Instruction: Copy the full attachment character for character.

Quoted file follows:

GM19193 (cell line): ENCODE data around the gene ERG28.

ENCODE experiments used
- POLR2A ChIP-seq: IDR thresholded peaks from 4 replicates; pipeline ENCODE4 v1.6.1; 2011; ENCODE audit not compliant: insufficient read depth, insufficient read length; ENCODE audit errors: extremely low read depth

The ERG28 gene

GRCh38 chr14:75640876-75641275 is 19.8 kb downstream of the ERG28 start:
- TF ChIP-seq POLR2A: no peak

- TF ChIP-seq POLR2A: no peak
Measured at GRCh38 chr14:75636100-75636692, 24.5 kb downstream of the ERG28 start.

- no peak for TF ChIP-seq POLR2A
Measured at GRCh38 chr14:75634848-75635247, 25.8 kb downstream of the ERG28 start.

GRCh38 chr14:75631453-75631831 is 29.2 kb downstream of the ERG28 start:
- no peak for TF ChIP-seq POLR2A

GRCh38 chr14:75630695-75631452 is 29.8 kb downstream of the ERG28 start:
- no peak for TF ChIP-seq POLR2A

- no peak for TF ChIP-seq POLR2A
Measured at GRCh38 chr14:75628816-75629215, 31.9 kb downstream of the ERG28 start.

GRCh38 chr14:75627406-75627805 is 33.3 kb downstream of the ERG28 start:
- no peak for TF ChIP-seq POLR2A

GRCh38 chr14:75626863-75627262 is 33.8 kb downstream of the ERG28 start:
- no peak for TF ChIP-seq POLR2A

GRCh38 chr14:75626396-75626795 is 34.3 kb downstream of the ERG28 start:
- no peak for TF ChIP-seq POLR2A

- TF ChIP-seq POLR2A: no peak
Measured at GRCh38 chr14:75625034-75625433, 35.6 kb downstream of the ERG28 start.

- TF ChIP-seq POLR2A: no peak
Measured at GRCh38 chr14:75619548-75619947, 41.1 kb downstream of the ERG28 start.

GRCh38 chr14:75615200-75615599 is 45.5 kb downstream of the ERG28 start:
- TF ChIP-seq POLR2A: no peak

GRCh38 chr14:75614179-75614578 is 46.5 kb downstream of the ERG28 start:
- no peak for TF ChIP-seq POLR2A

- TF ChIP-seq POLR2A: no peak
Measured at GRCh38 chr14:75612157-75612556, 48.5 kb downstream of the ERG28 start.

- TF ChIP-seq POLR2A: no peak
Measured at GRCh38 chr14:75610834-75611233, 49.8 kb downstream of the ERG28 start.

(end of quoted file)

GM19193 (cell line): ENCODE data around the gene ERG28.

ENCODE experiments used
- POLR2A ChIP-seq: IDR thresholded peaks from 4 replicates; pipeline ENCODE4 v1.6.1; 2011; ENCODE audit not compliant: insufficient read depth, insufficient read length; ENCODE audit errors: extremely low read depth

The ERG28 gene

GRCh38 chr14:75640876-75641275 is 19.8 kb downstream of the ERG28 start:
- TF ChIP-seq POLR2A: no peak

- TF ChIP-seq POLR2A: no peak
Measured at GRCh38 chr14:75636100-75636692, 24.5 kb downstream of the ERG28 start.

- no peak for TF ChIP-seq POLR2A
Measured at GRCh38 chr14:75634848-75635247, 25.8 kb downstream of the ERG28 start.

GRCh38 chr14:75631453-75631831 is 29.2 kb downstream of the ERG28 start:
- no peak for TF ChIP-seq POLR2A

GRCh38 chr14:75630695-75631452 is 29.8 kb downstream of the ERG28 start:
- no peak for TF ChIP-seq POLR2A

- no peak for TF ChIP-seq POLR2A
Measured at GRCh38 chr14:75628816-75629215, 31.9 kb downstream of the ERG28 start.

GRCh38 chr14:75627406-75627805 is 33.3 kb downstream of the ERG28 start:
- no peak for TF ChIP-seq POLR2A

GRCh38 chr14:75626863-75627262 is 33.8 kb downstream of the ERG28 start:
- no peak for TF ChIP-seq POLR2A

GRCh38 chr14:75626396-75626795 is 34.3 kb downstream of the ERG28 start:
- no peak for TF ChIP-seq POLR2A

- TF ChIP-seq POLR2A: no peak
Measured at GRCh38 chr14:75625034-75625433, 35.6 kb downstream of the ERG28 start.

- TF ChIP-seq POLR2A: no peak
Measured at GRCh38 chr14:75619548-75619947, 41.1 kb downstream of the ERG28 start.

GRCh38 chr14:75615200-75615599 is 45.5 kb downstream of the ERG28 start:
- TF ChIP-seq POLR2A: no peak

GRCh38 chr14:75614179-75614578 is 46.5 kb downstream of the ERG28 start:
- no peak for TF ChIP-seq POLR2A

- TF ChIP-seq POLR2A: no peak
Measured at GRCh38 chr14:75612157-75612556, 48.5 kb downstream of the ERG28 start.

- TF ChIP-seq POLR2A: no peak
Measured at GRCh38 chr14:75610834-75611233, 49.8 kb downstream of the ERG28 start.